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Apple Yanks Mac Virus Immunity Claims From Website: Removing 'Reality Distortion'

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Apple quietly lifted part of Steve Jobs' famous "reality distortion field" on Sunday, switching out a statement that claimed its Mac computers were completely immune to viruses with a less-forward statement: "It's built to be safe."

Security company Sophos highlighted the changes in its Naked Security blog.

Andy Hertzfeld, a former Apple engineer currently with Google, explains that Jobs' "reality distortion field was a confounding melange of a charismatic rhetorical style, indomitable will, and eagerness to bend any fact to fit the purpose at hand." Spin played a big role in Apple's marketing strategy, but Apple has little to stand on by calling its Macs completely watertight when, simply, they are not.

Ripple Effects Of The Flashback Trojan

Apple loved to blast Windows for being so susceptible to viruses. Remember all of those TV ads with John Hodgman as "the PC" and Justin Long as "the Mac?" Microsoft had its Schadenfreude moment in early April, when a Russian antivirus company discovered that hundreds of thousands of Macs were infected with a variant of the Flashback trojan horse, which reportedly was able to exploit several vulnerabilities in Java, allowing itself to install onto the user's browser without any intervention or

The Flashback Trojan also could create a false Apple-signed Java certificate, which tricked users into clicking the "Continue" button to let the trojan infect the host further, sucking personal data including usernames and passwords for Google, PayPal and eBay into the cloud.

According to Intego's security blog:

"It is worth noting that Flashback.G will not install if VirusBarrier X6 is present, or if a number of other security programs are installed on the Mac in question. It does this to avoid detection. It seems that the malware writers feel it is best to avoid Macs where the malware might be detected, and focus on the many that aren't protected."

Apple released two Java security patches (2012-001 and 2012-002) and a general fix (2012-003) via the Software Update application that following week, which were all said to remove "the most common variants of the Flashback malware." They also promised to "disable the automatic execution of Java applets," which could be re-enabled within the Java Preferences application. Eventually, the numbers dwindled until May, when the malware was hardly a story anymore.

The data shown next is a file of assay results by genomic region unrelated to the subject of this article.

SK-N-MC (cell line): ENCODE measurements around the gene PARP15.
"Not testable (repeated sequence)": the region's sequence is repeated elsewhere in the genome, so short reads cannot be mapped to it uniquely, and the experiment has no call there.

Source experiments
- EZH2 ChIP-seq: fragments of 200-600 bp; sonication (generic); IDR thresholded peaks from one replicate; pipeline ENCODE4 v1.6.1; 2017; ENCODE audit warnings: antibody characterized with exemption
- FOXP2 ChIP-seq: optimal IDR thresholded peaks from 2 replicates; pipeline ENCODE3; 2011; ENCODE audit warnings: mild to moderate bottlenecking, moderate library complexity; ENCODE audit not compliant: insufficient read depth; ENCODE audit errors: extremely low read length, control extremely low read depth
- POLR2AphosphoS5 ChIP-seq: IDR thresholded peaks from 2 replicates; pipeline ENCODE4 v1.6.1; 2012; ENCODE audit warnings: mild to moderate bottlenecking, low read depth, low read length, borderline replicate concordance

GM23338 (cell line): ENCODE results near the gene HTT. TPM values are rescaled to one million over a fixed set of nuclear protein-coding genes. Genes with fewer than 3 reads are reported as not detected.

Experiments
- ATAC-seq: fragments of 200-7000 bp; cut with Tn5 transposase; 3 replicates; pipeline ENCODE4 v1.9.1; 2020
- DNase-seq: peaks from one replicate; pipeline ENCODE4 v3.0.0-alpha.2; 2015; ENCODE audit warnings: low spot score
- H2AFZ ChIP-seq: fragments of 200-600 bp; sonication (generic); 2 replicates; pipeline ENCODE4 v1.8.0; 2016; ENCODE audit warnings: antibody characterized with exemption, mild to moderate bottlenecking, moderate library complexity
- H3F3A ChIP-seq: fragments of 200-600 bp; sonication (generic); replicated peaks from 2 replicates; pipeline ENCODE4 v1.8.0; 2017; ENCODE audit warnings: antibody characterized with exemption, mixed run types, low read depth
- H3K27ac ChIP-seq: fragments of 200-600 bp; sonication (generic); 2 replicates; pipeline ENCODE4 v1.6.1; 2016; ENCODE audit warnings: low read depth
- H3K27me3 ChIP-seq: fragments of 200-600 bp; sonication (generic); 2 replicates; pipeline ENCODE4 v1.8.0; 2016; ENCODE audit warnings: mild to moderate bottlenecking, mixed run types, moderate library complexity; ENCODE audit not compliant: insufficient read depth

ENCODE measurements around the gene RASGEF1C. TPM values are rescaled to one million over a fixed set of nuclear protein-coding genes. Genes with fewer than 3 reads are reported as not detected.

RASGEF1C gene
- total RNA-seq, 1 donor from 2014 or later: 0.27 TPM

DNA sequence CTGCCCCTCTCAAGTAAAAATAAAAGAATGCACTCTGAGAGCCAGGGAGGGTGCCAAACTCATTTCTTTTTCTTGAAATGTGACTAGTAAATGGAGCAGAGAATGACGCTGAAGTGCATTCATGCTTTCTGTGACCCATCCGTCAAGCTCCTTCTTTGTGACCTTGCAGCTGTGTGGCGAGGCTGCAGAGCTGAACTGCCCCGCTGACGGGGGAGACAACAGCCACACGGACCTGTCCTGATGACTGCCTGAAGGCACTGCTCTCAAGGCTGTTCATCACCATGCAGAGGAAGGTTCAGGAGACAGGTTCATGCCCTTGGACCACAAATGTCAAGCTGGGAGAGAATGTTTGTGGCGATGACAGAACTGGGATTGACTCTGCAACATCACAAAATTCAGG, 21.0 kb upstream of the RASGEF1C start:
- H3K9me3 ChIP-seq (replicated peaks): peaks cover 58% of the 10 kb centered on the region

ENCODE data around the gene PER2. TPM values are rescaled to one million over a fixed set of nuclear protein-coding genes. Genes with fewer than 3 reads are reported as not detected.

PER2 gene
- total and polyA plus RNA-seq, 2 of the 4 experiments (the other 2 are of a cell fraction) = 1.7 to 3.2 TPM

The Flashback Trojan was hardly a failure on Apple's part. The virus was largely eliminated in about a month's time, but it was difficult because the malware had so many variants. Most Macs have been relieved of the Flashback Trojan by now, but users will not forget this, hence Apple's PR shift.

Beefing Up Protection in "Mountain Lion"

Apple can no longer say its Macs are perfect, but the company is making great strides to improve the honesty of its PR while making users and developers feel safe all the same.

In the company's next major software update for Macs coming in July -- also known as Mac OS X "Mountain Lion" -- Apple has introduced an intimidating new security feature called Gatekeeper. Apple wants its users to feel secure in any applications they download, so to achieve this level of safety, Apple has created the Developer Program, which endows each developer with a unique ID and digital signature on their Apps. The Developer Program aims to place more responsibility on the developers to keep their software clean, but users can also make sure no apps are downloaded with that digital certification. Of course, Apple has made it so if the preferences are too restrictive, users can temporarily override their own settings.

This new Gatekeeper feature will also allow Mac users to control what apps they install and use. Apple has added more optional security features in "Mountain Lion," like disabling automatic login and requiring passwords after leaving the screen saver or sleep mode, but it's all in the name of giving the user more control over their privacy and security.

Apple strives for perfection, but stating something is perfect when it isn't is ultimately bad for PR and company morale. Jobs used his reality distortion field to "rally the troops," so to speak, but "Mountain Lion" will ensure Apple can tout its closed, highly-secure operating system for the foreseeable future in a much more realistic sense. Just because a product isn't impervious to sickness doesn't mean it isn't "insanely great."

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